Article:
Why ‘Fantastic Beasts and Where to Find Them’ is an allegory about anti-Semitism and fear
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Why ‘Fantastic Beasts and Where to Find Them’ is an allegory about anti-Semitism and fear

Fantastic Beasts

Eddie Redmayne and J. K. Rowling at the European premiere of “Fantastic Beasts And Where To Find Them” at Odeon Leicester Square in London, November 15, 2016. (Karwai Tang/WireImage)

The first spin-off from the Harry Potter film series, “Fantastic Beasts and Where to Find Them,” is a thrilling and at times darkly sinister adventure. The movie, which launched a new five-film franchise with new characters, has already cast a spell over Potter fans, raking in a box office best $75 million in its opening weekend.

It also happens to be an allegory of the perils of anti-Semitism, xenophobia and a general fear of the other in modern society.

The film’s plot follows Newt Scamander — a young “magizoologist” who has traveled the world studying exotic magical creatures, played by Oscar winner Eddie Redmayne — around New York City in 1926.

Along the way, as he attempts to find some “beasts” who have escaped from his magical suitcase, Newt befriends two characters who are presumed to be Jewish: Tina Goldstein, who works for The Magical Congress of the United States, and Jacob Kowalski, a World War I veteran who wants to open a bakery on the Lower East Side (he bakes confections from recipes passed down from his presumably Jewish grandmother). J.K. Rowling always avoids identifying religions in her works, but an establishing shot of an Orchard Street sign in the heart of the Lower East Side — which was New York’s Jewish immigrant epicenter in the early decades of the 20th century — feels like a crystal clear hint.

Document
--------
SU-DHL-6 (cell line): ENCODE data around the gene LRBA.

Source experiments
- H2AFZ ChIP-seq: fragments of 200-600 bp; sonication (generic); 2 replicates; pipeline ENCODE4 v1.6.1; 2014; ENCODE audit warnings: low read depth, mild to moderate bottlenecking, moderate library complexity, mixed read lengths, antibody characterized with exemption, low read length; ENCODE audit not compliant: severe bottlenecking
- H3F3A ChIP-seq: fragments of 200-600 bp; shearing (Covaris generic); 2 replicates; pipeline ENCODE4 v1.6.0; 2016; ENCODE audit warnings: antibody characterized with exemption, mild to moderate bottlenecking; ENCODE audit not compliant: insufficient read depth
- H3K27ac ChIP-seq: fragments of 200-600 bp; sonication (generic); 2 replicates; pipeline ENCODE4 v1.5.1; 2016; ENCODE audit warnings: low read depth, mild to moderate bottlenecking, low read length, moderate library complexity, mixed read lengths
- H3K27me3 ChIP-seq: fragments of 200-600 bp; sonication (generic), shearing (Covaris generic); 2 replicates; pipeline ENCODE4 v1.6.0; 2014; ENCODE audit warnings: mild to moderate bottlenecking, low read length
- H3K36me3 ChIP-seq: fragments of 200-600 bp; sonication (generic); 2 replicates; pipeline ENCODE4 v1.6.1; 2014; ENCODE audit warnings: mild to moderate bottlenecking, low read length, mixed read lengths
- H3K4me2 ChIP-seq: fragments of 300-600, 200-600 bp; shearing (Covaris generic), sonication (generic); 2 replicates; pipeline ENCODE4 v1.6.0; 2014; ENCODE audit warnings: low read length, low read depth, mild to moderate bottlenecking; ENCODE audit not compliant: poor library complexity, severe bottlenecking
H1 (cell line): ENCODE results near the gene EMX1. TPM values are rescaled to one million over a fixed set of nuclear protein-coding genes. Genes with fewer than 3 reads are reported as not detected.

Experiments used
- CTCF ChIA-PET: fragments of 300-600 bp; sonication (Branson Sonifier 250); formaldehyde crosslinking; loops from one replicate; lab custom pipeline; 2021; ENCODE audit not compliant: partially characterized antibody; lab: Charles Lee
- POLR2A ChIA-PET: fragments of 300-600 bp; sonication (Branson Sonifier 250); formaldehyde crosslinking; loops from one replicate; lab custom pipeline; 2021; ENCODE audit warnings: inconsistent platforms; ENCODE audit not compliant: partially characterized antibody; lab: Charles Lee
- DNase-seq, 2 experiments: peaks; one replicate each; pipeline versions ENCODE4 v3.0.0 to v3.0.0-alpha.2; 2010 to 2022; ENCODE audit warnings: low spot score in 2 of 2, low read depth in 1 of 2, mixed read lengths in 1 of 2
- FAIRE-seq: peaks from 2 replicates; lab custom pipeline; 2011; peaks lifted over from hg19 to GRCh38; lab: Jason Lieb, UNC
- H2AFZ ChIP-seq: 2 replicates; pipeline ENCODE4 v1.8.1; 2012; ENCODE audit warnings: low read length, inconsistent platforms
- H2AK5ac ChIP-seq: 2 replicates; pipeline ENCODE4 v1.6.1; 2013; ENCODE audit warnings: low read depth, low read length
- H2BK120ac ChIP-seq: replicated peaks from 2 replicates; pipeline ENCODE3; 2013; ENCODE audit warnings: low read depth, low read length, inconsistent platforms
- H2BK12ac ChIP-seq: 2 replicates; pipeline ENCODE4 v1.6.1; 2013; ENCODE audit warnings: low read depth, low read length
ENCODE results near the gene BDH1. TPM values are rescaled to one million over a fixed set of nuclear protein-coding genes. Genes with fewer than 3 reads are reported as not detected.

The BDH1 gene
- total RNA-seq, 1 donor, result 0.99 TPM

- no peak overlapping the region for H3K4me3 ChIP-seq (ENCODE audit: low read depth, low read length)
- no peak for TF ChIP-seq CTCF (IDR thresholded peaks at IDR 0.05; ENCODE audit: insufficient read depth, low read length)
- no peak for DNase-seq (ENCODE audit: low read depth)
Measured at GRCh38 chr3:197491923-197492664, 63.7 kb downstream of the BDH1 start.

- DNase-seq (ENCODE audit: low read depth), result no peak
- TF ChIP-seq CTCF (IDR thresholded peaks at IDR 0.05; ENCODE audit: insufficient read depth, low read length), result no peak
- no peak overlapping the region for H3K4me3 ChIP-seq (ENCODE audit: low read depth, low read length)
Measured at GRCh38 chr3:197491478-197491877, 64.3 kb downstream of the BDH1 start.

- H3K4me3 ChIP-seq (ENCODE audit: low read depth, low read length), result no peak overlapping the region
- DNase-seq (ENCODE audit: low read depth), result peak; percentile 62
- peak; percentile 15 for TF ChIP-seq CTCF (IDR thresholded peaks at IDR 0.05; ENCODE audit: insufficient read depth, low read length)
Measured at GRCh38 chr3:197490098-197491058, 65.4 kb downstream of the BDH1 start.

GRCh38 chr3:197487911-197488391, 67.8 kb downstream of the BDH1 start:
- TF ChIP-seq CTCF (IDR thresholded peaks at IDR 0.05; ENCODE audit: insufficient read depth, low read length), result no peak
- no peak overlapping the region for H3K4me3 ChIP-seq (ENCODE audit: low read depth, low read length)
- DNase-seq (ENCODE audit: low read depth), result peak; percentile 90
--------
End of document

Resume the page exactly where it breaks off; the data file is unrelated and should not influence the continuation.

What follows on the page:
However, the deeper Jewish undercurrent in “Fantastic Beasts” comes in a second storyline, which involves a black cloud that terrorizes the city. The viewer learns that this powerful dark mass, or “Obscurus,” which can destroy streets and buildings in its way, is actually the product of societal oppression. As Newt explains, when children born with magical powers hold in (or obscure) their identities, this dark force is unleashed. An Obscurus child usually dies before the age of 10.

An obvious parallel to be made here is to the rampant xenophobia and anti-Semitism of the 1920s. The mass immigration of Jews and southern and eastern Europeans led to a backlash in the United States, with laws passed in 1921 and 1924 severely limiting immigration. The Russian Revolution fueled fears that foreign “radicals” would sneak in with the new arrivals. Henry Ford was funding an anti-Semitic newspaper. Jewish quotas at prestigious American colleges were well underway. As a result, many American Jews hid their cultural and religious identity for fear of discrimination. “As Jews were admitted to executive suites they were expected to emulate the other occupants of those exalted quarters, that is, to become less obviously Jewish,” is how the late Jewish sociologist Daniel J. Elazar described the phenomenon. Jewish observers have debated the effects of such assimilation on the Jewish community and Jewish psyche ever since.

Rowling told The New York Times that her story was inspired by the recent rise of populism around the world. Her screenplay is set in a world of economic anxiety and distrust of the Other, where the investigation into what is behind the dark cloud is explicitly called a witch hunt, and Newt is arrested by a Magical Congress looking for a scapegoat.

It will be interesting to watch if the next four “Fantastic Beasts” movies tackle similarly political themes — and if Eddie Redmayne’s charming character makes any more Jewish friends on his adventures.